- Molecular dynamics
- Langevin dynamics
- Self-guided MD and LD
- Rigid bodies
- Rigid molecular dynamics
- Rigid minimization

MODELLER currently implements a Beale restart conjugate gradients
algorithm [Shanno & Phua, 1980,Shanno & Phua, 1982] and a molecular dynamics procedure with the
leap-frog Verlet integrator [Verlet, 1967].
The conjugate gradients optimizer is usually
used in combination with the variable target function method
[Braun & Gõ, 1985] which is
implemented with the `automodel` class (Section A.4).
The molecular
dynamics procedure can be used in a simulated annealing protocol that
is also implemented with the `automodel` class.

Force in MODELLER is obtained by equating the objective function
with internal energy in kcal/mole. The atomic masses are all set to
that of C^{12} (MODELLER unit is kg/mole). The initial velocities
at a given temperature are obtained from a Gaussian random number
generator with a mean and standard deviation of:

0 | (A.7) | ||

(A.8) |

where is the Boltzmann constant, is the mass of one C

The Newtonian equations of motion are integrated by the leap-frog Verlet
algorithm [Verlet, 1967]:

where is the position of atom . In addition, velocity is capped at a maximum value, before calculating the shift, such that the maximal shift along one axis can only be

(A.11) | |||

(A.12) | |||

(A.13) |

where is the Boltzmann constant, the number of degrees of freedom, the current kinetic energy and the current kinetic temperature.

Langevin dynamics (LD) are implemented as in [Loncharich *et al.*, 1992]. The equations
of motion (Equation A.9) are modified as follows:

where is a friction factor (in ) and a random force, chosen to have zero mean and standard deviation

(A.15) |

MODELLER also implements the self-guided MD [Wu & Wang, 1999] and LD [Wu & Brooks, 2003]
methods. For self-guided MD, the equations of motion (Equation A.9)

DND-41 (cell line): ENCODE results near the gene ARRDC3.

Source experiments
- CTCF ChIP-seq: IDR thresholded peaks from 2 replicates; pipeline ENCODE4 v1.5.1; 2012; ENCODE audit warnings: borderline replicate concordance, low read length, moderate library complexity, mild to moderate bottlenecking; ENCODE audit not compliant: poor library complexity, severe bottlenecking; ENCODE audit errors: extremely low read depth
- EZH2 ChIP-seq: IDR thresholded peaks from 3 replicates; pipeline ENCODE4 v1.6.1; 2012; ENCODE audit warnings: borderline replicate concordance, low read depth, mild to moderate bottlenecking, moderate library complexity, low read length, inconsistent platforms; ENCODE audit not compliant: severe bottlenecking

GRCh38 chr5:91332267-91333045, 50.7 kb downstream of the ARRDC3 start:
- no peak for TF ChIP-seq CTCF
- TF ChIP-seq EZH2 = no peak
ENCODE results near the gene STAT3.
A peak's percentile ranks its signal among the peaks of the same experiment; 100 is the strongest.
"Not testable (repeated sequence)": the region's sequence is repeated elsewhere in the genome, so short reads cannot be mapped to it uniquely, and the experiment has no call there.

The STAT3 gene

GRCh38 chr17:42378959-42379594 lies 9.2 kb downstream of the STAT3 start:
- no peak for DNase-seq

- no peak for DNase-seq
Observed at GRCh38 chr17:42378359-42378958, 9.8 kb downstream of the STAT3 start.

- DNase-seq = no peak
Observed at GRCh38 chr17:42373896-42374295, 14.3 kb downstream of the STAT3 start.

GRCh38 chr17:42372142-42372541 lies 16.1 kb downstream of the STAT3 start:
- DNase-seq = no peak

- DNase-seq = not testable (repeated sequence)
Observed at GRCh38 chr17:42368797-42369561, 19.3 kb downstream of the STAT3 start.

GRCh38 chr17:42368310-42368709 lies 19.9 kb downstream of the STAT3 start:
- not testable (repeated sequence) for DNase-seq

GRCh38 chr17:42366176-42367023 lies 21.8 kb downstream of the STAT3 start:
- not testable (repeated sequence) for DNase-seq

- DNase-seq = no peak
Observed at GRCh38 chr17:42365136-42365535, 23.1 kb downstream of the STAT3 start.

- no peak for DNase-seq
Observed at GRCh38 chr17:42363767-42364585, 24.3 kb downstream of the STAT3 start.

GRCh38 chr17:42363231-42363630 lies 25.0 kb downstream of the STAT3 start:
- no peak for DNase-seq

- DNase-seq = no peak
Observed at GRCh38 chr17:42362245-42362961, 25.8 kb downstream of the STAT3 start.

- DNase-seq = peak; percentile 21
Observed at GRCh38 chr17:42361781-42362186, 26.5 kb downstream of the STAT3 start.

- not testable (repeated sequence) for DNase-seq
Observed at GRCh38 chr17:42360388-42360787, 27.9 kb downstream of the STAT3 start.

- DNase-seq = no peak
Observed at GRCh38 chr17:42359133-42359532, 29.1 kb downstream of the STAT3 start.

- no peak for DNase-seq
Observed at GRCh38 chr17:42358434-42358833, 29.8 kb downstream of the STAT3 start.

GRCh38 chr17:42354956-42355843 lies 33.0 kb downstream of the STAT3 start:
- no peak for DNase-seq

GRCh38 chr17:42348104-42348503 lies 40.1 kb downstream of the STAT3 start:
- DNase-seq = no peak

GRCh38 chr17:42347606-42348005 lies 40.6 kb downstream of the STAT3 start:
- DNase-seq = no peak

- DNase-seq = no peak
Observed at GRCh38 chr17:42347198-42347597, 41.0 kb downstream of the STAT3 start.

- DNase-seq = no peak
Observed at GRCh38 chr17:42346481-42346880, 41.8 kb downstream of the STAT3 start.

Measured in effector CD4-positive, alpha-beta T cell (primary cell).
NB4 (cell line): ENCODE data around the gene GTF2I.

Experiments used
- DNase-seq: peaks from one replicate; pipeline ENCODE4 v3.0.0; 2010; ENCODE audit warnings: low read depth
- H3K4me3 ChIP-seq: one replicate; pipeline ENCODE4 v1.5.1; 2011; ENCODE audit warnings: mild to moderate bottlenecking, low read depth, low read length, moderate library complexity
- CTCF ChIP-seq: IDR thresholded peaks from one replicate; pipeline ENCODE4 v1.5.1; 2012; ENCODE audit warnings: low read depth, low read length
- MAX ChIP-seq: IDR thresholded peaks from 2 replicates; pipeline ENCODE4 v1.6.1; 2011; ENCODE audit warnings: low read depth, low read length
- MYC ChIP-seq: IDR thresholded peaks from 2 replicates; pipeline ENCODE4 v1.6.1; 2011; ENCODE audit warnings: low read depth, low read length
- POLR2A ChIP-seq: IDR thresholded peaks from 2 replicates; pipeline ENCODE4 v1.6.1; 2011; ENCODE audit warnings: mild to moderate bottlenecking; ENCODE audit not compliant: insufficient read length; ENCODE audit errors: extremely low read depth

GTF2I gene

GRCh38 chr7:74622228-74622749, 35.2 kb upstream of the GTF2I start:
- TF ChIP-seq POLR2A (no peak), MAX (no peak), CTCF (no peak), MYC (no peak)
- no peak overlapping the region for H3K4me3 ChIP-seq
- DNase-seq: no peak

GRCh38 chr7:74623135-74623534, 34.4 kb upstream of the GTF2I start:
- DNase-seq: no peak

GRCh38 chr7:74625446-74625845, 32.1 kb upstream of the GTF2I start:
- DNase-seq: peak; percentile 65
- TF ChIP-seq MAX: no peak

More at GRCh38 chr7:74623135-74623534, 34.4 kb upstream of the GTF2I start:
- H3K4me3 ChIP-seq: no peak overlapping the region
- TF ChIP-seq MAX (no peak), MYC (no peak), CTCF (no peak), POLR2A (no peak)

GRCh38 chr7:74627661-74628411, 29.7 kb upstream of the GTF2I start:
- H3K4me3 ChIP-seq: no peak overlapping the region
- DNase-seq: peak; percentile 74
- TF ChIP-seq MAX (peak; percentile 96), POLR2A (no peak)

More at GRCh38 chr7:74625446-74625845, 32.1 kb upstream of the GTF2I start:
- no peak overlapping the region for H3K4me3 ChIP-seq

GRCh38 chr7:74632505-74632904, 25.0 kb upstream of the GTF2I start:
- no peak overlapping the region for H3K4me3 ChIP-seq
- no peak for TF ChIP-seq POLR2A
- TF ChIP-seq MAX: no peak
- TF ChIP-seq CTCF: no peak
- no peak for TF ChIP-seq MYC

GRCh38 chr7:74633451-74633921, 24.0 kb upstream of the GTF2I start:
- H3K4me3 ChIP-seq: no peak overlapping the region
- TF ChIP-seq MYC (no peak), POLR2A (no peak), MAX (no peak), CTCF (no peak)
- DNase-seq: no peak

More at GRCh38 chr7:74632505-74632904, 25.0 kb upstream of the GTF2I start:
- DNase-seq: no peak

are modified as follows:

where is the guiding factor (the same for all atoms), the guide time in femtoseconds, and a guiding force, set to zero at the start of the simulation. (Position is updated in the usual way.)

For self-guided Langevin dynamics, the guiding forces are determined as follows (terms are as defined in Equation A.14):

(A.18) |

A scaling parameter χ is then determined by first making an unconstrained
half step:

(A.19) | |||

(A.20) | |||

(A.21) |

Finally, the velocities are advanced using the scaling factor:

Where rigid bodies are used, these are optimized separately from the other atoms in the system. This has the additional advantage of reducing the number of degrees of freedom.

where the sum operates over all atoms in the rigid body, and is the position of atom in real space.

For the rotational motion, the orientation quaternions are again integrated using the same Verlet equations. For this, the quaternion accelerations are calculated using the following relation [Rapaport, 1997]:

(A.24) |

where is the orthogonal matrix

(A.25) |

and is the first derivative of the angular velocity (in the body-fixed frame) about axis -

(A.26) |

(Similar equations exist for the and components.) The angular velocities are obtained from the quaternion velocities:

(A.27) |

The torque, , in the body-fixed frame, is calculated as

(A.28) |

and is the rotation matrix to convert from world space to body space

(A.29) |

and finally the component of the inertia tensor, , is given by

(A.30) |

where is the position of each atom in body space (

The kinetic energy of each rigid body (used for temperature control) is given as a combination of translation and rotational components:

(A.31) |

Initial translational and rotational velocities of each rigid body are set in the same way as for atomistic dynamics.

(A.32) |

The transformation matrices are given as:

(A.33) |

(A.34) |

(A.35) |

The atomic positions are reconstructed when necessary from the body's orientation by means of the following relation:

(A.36) |

where is the rotation matrix

(A.37) |